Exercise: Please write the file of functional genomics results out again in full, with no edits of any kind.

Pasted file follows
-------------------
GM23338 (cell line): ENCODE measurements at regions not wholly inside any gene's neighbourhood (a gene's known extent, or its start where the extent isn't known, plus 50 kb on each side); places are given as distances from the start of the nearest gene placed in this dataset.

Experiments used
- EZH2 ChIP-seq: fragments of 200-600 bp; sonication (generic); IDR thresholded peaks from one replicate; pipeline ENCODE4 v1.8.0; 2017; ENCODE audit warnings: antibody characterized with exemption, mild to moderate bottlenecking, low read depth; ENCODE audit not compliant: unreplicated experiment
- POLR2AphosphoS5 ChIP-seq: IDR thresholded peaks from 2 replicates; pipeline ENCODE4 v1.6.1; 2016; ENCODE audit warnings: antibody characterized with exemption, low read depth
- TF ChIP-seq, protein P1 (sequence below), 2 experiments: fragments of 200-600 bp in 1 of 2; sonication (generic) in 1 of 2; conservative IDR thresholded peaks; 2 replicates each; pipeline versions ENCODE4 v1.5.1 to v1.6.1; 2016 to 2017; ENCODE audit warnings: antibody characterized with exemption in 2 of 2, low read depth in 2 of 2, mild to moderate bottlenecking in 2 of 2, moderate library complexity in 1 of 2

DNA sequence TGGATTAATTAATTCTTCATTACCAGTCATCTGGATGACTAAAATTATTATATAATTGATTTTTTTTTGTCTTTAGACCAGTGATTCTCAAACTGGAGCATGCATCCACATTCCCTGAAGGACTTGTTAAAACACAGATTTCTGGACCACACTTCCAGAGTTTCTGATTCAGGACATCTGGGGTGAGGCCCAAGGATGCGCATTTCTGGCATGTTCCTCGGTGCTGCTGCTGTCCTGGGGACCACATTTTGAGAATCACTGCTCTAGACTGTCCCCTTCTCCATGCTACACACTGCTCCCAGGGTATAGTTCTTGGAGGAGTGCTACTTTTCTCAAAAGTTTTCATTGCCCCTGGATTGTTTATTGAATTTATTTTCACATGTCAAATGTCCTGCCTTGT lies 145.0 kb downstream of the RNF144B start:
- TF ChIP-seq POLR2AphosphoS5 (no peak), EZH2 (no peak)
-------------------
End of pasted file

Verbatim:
GM23338 (cell line): ENCODE measurements at regions not wholly inside any gene's neighbourhood (a gene's known extent, or its start where the extent isn't known, plus 50 kb on each side); places are given as distances from the start of the nearest gene placed in this dataset.

Experiments used
- EZH2 ChIP-seq: fragments of 200-600 bp; sonication (generic); IDR thresholded peaks from one replicate; pipeline ENCODE4 v1.8.0; 2017; ENCODE audit warnings: antibody characterized with exemption, mild to moderate bottlenecking, low read depth; ENCODE audit not compliant: unreplicated experiment
- POLR2AphosphoS5 ChIP-seq: IDR thresholded peaks from 2 replicates; pipeline ENCODE4 v1.6.1; 2016; ENCODE audit warnings: antibody characterized with exemption, low read depth
- TF ChIP-seq, protein P1 (sequence below), 2 experiments: fragments of 200-600 bp in 1 of 2; sonication (generic) in 1 of 2; conservative IDR thresholded peaks; 2 replicates each; pipeline versions ENCODE4 v1.5.1 to v1.6.1; 2016 to 2017; ENCODE audit warnings: antibody characterized with exemption in 2 of 2, low read depth in 2 of 2, mild to moderate bottlenecking in 2 of 2, moderate library complexity in 1 of 2

DNA sequence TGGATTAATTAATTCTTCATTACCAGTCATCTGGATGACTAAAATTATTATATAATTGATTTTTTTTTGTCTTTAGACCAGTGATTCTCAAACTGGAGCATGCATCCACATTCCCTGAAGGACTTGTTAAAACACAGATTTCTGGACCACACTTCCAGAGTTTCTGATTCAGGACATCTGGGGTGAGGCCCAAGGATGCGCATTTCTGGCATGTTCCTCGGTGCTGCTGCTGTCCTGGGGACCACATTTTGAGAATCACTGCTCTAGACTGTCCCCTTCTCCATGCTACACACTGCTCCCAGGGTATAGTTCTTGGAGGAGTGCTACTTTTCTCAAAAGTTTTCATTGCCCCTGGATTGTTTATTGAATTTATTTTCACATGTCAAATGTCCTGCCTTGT lies 145.0 kb downstream of the RNF144B start:
- TF ChIP-seq POLR2AphosphoS5 (no peak), EZH2 (no peak)